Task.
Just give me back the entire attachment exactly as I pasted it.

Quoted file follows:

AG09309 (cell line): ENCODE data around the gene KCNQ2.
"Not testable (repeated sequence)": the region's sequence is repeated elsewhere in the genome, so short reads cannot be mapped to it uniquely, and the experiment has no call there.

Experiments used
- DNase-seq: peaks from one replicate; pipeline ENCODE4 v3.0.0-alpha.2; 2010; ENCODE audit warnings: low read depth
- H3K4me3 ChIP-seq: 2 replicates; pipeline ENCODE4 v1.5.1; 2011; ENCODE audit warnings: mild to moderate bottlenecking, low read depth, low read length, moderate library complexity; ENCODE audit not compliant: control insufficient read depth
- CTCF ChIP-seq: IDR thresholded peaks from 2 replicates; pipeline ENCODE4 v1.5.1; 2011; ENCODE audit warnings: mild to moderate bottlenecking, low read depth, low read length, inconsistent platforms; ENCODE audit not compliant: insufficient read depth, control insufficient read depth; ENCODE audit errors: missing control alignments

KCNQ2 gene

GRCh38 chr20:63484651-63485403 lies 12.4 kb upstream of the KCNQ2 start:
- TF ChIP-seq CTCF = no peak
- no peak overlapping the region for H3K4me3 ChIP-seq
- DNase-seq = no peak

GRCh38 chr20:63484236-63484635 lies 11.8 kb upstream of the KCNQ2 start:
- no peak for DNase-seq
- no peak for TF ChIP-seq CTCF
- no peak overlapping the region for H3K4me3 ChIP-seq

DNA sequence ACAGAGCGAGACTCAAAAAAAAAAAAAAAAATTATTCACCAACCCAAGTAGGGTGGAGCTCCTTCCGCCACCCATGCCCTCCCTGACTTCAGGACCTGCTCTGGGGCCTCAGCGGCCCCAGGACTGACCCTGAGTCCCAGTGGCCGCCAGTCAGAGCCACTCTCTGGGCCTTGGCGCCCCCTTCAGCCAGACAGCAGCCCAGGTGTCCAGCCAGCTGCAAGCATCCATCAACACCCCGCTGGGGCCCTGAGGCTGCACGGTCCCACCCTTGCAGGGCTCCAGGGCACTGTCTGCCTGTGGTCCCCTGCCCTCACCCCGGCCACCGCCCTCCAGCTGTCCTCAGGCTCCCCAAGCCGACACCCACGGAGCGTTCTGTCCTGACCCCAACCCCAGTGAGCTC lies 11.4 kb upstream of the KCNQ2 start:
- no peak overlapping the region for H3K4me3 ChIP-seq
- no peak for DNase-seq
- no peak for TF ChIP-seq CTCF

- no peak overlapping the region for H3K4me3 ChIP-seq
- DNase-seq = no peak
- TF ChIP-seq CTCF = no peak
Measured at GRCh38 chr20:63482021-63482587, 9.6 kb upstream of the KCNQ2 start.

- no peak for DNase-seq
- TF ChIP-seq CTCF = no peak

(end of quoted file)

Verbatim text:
AG09309 (cell line): ENCODE data around the gene KCNQ2.
"Not testable (repeated sequence)": the region's sequence is repeated elsewhere in the genome, so short reads cannot be mapped to it uniquely, and the experiment has no call there.

Experiments used
- DNase-seq: peaks from one replicate; pipeline ENCODE4 v3.0.0-alpha.2; 2010; ENCODE audit warnings: low read depth
- H3K4me3 ChIP-seq: 2 replicates; pipeline ENCODE4 v1.5.1; 2011; ENCODE audit warnings: mild to moderate bottlenecking, low read depth, low read length, moderate library complexity; ENCODE audit not compliant: control insufficient read depth
- CTCF ChIP-seq: IDR thresholded peaks from 2 replicates; pipeline ENCODE4 v1.5.1; 2011; ENCODE audit warnings: mild to moderate bottlenecking, low read depth, low read length, inconsistent platforms; ENCODE audit not compliant: insufficient read depth, control insufficient read depth; ENCODE audit errors: missing control alignments

KCNQ2 gene

GRCh38 chr20:63484651-63485403 lies 12.4 kb upstream of the KCNQ2 start:
- TF ChIP-seq CTCF = no peak
- no peak overlapping the region for H3K4me3 ChIP-seq
- DNase-seq = no peak

GRCh38 chr20:63484236-63484635 lies 11.8 kb upstream of the KCNQ2 start:
- no peak for DNase-seq
- no peak for TF ChIP-seq CTCF
- no peak overlapping the region for H3K4me3 ChIP-seq

DNA sequence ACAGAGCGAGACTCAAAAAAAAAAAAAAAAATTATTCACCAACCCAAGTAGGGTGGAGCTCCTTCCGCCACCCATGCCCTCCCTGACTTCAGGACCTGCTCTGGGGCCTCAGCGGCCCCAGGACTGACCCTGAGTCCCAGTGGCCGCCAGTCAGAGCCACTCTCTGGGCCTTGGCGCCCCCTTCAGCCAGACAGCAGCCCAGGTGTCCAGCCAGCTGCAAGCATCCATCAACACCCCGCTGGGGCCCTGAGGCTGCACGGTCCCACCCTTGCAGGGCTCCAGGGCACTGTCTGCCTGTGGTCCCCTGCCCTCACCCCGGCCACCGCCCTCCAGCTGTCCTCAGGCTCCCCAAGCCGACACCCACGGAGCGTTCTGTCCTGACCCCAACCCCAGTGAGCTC lies 11.4 kb upstream of the KCNQ2 start:
- no peak overlapping the region for H3K4me3 ChIP-seq
- no peak for DNase-seq
- no peak for TF ChIP-seq CTCF

- no peak overlapping the region for H3K4me3 ChIP-seq
- DNase-seq = no peak
- TF ChIP-seq CTCF = no peak
Measured at GRCh38 chr20:63482021-63482587, 9.6 kb upstream of the KCNQ2 start.

- no peak for DNase-seq
- TF ChIP-seq CTCF = no peak